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Old 09-04-2018, 05:31 AM   #9
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Well why fuse them?

Also curries are not one thing, there is many and yes there might be one that perfect with pasta but rice suck up liquid better then pasta and that is what is needed in a good curry dish. You need something to absorb the spices and sauce, not coat as pasta do.
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Old 09-04-2018, 05:51 AM   #10
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Funny, the first thing that comes to mind when curry is mentioned, is Thai curries. Yes, they serve curry with noodles. Of the Indian stuff I've tried so far, I'd rather have Thai.
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Old 09-04-2018, 05:55 AM   #11
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What Craigsy said.

Think of Singapore Mei Fun, which is angel hair like pasta with veggies and meats in a curry sauce.
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Old 09-04-2018, 06:15 AM   #12
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I make a Burmese dish that is basically a coconut based curry that is served over pasta ( supposed to be rice noodles, I prefer linguini). Its my sons favorite dish,

I say go for it. The pasta won't make it taste bad, and will be a nice vessel to absorb the sauce.

I occasional put chili over pasta and I love it.
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Old 09-04-2018, 06:18 AM   #13
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I make a Burmese dish that is basically a coconut based curry that is served over pasta ( supposed to be rice noodles, I prefer linguini). Its my sons favorite dish,

I say go for it. The pasta won't make it taste bad, and will be a nice vessel to absorb the sauce.

I occasional put chili over pasta and I love it.
Love it! I also add sharp cheddar and raw sweet onions.
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Old 09-04-2018, 07:01 AM   #14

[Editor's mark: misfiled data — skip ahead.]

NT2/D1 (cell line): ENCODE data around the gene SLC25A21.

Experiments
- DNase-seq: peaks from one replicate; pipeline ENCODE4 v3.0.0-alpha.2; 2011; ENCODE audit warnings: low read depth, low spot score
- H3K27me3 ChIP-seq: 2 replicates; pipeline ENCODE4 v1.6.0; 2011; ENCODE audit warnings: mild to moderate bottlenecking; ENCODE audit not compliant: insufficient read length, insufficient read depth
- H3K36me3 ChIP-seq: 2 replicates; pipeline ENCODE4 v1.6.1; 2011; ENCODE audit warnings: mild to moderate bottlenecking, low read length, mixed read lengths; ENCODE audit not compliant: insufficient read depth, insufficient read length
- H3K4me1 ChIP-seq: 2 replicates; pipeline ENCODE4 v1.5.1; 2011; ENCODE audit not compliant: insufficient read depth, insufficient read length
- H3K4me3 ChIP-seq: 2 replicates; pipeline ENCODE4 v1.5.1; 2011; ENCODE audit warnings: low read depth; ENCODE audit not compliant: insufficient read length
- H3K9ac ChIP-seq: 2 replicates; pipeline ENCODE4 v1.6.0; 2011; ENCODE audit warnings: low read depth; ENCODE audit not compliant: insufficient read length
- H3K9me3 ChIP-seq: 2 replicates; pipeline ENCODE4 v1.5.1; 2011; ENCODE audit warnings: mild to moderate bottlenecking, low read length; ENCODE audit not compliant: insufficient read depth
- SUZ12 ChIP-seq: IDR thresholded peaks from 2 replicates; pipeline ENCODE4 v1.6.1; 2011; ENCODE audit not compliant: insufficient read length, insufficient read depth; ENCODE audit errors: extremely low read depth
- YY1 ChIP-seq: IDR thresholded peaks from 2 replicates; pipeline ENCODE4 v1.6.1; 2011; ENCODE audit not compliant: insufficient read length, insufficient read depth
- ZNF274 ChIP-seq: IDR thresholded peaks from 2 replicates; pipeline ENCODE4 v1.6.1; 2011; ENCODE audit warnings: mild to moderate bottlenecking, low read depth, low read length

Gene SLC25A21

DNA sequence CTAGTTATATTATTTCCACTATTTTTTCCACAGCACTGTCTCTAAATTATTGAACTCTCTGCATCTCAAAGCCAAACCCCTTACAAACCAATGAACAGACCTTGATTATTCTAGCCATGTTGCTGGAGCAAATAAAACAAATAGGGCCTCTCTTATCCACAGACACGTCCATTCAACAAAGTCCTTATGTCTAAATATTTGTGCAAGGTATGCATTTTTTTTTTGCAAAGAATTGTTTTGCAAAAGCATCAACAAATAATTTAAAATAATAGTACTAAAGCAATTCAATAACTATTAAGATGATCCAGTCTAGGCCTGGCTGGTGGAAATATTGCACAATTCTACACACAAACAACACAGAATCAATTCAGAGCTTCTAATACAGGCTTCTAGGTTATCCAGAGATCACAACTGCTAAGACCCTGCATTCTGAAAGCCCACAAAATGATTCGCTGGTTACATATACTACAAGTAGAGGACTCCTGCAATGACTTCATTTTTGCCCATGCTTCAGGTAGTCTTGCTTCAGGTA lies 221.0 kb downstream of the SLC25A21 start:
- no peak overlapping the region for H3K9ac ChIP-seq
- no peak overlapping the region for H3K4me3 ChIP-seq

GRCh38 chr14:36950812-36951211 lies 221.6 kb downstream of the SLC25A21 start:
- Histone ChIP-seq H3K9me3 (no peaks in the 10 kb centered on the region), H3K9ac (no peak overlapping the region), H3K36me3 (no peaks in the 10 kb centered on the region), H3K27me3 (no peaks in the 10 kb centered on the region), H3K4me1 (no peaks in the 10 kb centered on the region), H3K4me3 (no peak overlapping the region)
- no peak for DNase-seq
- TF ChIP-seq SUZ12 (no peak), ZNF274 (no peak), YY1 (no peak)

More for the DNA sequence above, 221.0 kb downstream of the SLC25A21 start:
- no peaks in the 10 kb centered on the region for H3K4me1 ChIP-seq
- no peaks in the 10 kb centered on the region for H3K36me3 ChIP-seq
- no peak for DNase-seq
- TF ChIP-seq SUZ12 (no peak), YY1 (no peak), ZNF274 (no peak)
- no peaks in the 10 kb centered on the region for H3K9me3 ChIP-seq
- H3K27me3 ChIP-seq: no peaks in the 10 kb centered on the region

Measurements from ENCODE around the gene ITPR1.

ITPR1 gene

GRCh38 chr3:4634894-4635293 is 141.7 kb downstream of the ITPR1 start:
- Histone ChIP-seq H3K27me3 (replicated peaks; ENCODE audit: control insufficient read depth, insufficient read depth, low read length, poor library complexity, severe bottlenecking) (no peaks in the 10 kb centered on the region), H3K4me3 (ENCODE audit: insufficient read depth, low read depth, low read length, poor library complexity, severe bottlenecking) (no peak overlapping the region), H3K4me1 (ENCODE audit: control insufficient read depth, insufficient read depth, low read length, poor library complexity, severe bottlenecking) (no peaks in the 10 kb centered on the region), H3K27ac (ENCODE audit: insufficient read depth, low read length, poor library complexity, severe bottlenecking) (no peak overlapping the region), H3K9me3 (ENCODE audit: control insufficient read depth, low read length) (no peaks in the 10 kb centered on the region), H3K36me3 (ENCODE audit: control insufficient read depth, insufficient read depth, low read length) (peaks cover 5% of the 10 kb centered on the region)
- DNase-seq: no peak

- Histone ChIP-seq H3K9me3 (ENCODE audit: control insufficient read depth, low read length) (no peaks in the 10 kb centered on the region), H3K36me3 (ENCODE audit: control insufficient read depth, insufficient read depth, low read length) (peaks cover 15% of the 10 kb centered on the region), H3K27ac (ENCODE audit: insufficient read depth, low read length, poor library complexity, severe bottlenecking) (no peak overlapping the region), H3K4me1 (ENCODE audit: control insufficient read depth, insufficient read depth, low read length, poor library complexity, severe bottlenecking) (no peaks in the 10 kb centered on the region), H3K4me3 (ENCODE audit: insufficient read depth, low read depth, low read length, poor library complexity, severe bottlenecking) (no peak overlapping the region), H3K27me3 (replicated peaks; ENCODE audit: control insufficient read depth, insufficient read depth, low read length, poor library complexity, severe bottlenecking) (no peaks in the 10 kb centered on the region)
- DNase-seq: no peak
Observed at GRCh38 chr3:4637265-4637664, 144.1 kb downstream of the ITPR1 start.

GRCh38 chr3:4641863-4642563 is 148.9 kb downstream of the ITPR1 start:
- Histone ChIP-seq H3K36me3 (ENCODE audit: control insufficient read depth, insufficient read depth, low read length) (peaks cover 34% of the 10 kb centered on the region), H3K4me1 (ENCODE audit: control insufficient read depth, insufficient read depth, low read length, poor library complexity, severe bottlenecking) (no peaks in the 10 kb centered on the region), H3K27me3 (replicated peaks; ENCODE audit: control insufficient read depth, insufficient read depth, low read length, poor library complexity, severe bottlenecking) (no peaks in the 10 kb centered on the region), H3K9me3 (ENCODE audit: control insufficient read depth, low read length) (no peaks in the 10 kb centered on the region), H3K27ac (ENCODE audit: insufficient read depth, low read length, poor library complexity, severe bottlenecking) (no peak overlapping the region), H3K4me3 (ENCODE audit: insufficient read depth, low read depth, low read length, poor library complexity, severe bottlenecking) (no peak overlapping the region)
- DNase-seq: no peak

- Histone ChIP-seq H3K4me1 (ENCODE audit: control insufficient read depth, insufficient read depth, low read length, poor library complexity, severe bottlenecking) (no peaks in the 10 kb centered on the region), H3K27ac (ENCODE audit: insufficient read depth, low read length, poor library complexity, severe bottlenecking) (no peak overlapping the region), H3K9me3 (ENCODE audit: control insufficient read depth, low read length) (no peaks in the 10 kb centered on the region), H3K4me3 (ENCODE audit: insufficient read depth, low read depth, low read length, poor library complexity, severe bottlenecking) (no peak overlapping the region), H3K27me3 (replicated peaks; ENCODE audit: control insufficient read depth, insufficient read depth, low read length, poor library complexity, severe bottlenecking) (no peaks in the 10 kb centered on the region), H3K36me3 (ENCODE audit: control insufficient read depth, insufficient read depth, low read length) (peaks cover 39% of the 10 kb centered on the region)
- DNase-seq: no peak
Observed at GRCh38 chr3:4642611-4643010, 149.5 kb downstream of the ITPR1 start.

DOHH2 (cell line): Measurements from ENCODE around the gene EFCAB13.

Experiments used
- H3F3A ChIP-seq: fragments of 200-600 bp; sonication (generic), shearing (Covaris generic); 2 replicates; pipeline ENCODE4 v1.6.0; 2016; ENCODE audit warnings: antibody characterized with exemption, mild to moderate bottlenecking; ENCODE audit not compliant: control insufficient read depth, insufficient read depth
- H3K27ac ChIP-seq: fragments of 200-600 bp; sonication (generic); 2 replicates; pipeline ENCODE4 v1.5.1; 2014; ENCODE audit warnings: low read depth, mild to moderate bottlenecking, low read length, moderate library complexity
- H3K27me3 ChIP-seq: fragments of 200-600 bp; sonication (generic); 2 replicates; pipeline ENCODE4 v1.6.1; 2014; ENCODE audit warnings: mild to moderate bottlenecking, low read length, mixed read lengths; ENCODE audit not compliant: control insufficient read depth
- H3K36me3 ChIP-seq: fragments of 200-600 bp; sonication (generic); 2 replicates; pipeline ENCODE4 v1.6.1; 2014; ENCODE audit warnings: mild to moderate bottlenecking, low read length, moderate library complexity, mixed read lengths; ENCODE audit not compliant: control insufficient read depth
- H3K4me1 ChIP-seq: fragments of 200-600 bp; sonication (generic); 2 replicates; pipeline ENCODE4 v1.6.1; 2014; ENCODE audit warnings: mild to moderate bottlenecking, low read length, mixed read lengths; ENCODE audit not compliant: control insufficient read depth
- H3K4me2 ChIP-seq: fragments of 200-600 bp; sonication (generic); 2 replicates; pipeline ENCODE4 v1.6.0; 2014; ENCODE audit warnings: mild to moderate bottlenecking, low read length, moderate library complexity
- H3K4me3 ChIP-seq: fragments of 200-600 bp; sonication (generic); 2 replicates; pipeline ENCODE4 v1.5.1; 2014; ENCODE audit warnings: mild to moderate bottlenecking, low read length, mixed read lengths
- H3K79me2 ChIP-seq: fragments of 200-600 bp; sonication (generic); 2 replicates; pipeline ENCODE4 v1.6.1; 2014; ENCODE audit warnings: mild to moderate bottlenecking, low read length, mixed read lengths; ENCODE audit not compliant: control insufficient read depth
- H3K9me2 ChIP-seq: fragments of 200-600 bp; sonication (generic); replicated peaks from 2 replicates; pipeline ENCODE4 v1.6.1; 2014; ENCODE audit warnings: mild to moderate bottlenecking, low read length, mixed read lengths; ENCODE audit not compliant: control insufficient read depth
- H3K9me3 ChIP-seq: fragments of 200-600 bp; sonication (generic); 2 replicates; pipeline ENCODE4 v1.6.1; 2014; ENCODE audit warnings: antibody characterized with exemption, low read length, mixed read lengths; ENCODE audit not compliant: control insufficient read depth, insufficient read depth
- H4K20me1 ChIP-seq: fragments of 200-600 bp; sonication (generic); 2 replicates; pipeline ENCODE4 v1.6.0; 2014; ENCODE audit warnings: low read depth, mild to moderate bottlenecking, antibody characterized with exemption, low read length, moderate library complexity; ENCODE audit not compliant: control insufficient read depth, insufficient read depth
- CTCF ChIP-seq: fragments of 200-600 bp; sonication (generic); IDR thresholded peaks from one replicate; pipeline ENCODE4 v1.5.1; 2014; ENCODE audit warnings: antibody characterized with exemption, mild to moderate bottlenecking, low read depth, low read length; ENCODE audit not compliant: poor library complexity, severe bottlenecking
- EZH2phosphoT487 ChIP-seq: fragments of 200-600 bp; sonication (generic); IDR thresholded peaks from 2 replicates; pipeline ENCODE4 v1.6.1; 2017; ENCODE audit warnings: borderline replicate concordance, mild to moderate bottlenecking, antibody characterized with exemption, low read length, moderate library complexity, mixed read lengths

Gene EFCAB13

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What Craigsy said.

Think of Singapore Mei Fun, which is angel hair like pasta with veggies and meats in a curry sauce.
Beat me to it..we call it vermicelli up here..one of my fave Chinese dishes..
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Old 09-04-2018, 07:39 AM   #15
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Little worms?

I'd rather think of it as hair.

Lol. Really skinny spaghetti. That's better.
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Old 09-04-2018, 07:40 AM   #16
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Little worms?

I'd rather think of it as hair.

Lol. Really skinny spaghetti. That's better.
Yeah..worms, hair, either one. Better than hairy worms, I guess..
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Old 09-04-2018, 08:15 AM   #17
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You mean Leaf's fans? Absolutely.
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Old 09-04-2018, 08:37 AM   #18
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Getting sickening up here with their recent good fortunes and my Habs dwelling in the basement.
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Old 09-04-2018, 10:28 AM   #19
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Try it on the pasta, Joel. See if it affects the flavor too much for you. You know, as well as I do, there is nothing wrong with adventure and trying out new things. Eat what you love!
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Old 09-04-2018, 12:29 PM   #20
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I see why you are asking. I would be too. i believe that there are some foods that just do not play well together. However Curry chicken and pasta, even the one cooked past al dente (incidentally I hate al dente) for sure will work.